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Tackling truancy with technology

Technology is in a fantastic position to track truancy trends, says Kieran Layer, Content Marketing Executive at Groupcall

Posted by Joe Lawson-West | July 13, 2017 | People

Truancy has been a problem for schools as long as memories serve, and isn’t going away easily. It hasn’t always had the same level of attention as other issues, such as funding, strikes or workload, but truancy is always there, and is something every school should be looking to tackle.

How prevalent is truancy?

As reported by The Telegraph, truancy cases are on the rise. 2015 saw a jump of 25% from 2013, with nearly 90 prosecutions of parents and guardians taking place on a daily basis. When such sharp growth appears, education professionals begin asking themselves why it happens, and what can be done to keep young people in school.

Truancy is a more common issue in secondary schools than primary, in part due to the extra freedoms and responsibilities afforded to pupils, but it is not a problem that doesn’t exist for younger children. The one-to-one nature of classroom teaching in primary schools makes it easier to identify a pattern, yet regular absences labelled as “authorised” can be a clue as to a wider problem that the school needs to handle, and every day missed from school is a day that cannot be recovered easily.

What are the dangers associated with it?

When students aren’t in school, there are a number of areas of their development that are particularly vulnerable. First and foremost is their education. By skipping lessons, they are missing out on valuable knowledge. At no point is there a “good” time to miss out, given the importance of early development and the high stakes for older students as they approach the exams that can decide their future.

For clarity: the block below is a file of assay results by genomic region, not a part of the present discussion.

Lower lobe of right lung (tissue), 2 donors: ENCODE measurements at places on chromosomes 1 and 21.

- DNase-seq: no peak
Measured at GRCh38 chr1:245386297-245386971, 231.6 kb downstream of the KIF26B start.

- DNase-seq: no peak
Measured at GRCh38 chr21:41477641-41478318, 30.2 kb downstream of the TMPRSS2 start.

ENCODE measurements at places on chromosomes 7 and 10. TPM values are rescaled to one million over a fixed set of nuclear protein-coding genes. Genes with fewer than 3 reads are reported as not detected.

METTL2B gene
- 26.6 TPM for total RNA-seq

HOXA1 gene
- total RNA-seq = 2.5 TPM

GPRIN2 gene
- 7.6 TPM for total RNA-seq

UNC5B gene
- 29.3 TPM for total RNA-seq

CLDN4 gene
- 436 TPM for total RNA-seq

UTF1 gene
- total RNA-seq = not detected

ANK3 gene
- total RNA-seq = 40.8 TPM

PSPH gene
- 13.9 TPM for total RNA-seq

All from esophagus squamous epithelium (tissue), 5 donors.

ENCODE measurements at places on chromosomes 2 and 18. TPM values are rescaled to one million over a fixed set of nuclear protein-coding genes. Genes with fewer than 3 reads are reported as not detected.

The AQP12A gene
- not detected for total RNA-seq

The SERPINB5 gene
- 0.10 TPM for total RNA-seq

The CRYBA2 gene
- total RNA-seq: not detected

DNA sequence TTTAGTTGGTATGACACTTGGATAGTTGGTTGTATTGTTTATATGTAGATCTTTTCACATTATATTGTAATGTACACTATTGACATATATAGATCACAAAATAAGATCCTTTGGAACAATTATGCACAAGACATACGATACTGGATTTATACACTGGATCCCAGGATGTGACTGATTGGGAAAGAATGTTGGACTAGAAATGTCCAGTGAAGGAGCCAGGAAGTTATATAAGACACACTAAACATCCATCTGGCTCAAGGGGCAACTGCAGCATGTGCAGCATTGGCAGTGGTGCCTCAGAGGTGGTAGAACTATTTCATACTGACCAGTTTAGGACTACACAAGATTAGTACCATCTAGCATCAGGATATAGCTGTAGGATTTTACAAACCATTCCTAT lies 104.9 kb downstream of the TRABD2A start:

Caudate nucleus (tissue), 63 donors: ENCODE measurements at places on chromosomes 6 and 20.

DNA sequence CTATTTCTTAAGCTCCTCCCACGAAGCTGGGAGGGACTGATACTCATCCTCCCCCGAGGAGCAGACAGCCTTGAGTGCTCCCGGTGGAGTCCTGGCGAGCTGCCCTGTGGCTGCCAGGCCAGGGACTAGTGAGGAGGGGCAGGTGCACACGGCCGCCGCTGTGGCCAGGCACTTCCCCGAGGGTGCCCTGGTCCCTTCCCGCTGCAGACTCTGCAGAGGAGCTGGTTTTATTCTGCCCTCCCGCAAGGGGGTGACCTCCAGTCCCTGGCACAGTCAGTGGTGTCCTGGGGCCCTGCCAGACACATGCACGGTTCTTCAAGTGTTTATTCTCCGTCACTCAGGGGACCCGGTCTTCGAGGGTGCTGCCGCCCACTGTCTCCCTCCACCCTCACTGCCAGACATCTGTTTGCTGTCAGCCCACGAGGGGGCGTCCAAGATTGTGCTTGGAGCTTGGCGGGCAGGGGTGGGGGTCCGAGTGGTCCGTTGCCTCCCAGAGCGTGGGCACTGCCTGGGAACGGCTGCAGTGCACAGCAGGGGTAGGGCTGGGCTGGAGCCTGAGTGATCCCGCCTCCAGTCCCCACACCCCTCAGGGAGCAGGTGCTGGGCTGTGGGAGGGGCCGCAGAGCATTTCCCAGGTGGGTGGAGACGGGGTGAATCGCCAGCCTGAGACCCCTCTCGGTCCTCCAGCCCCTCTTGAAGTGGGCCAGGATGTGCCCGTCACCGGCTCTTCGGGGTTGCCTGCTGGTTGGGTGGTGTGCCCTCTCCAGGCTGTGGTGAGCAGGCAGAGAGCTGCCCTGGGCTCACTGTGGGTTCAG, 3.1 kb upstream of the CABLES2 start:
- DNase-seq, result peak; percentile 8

Child safety is the greatest risk of all. When nobody knows where the child is, nobody can do anything to protect them. Children with a history of truancy are shown to be more prone to underage drinking, smoking and use of illegal drugs, none of which can be helped while they are off grid.

Fortunately, there are methods now that can help schools keep on top of attendance and truancy, and technology can play a big part in a school’s strategy.

How can technology help?

Technology is in a fantastic position to track trends in the data that would otherwise escape notice. A year 7 student missing the same afternoon as a year 10 on a regular basis might be a clue towards a wider problem, and this early hint too often isn’t realised until examined in retrospect. By highlighting these patterns as soon as they appear, technology allows schools to tackle the problem before it develops into a crisis.

With products like Groupcall Messenger, technology can automatically act to help solve an issue before it becomes a bigger problem. As registers are logged into the MIS, Messenger can send out automatic communications to all contacts for unauthorised absences, asking for an explanation. In the event of a truant, the parent or guardian will be alerted as soon as possible, and action can be taken immediately. In the awful event of a missing child, police can be notified and searches can begin straight away.

 Through Groupcall Emerge, teachers have access to their MIS data on any device, be it phone, tablet, laptop or desktop. This information includes everything from registers, to attendance, to timetables, and more. By being connected to the MIS at all times, teachers can flag missing children immediately to the school, as time is ever of the essence. All Groupcall products integrate with each other, allowing action to be taken on Messenger as soon as it is captured on Emerge.

W: www.groupcall.com

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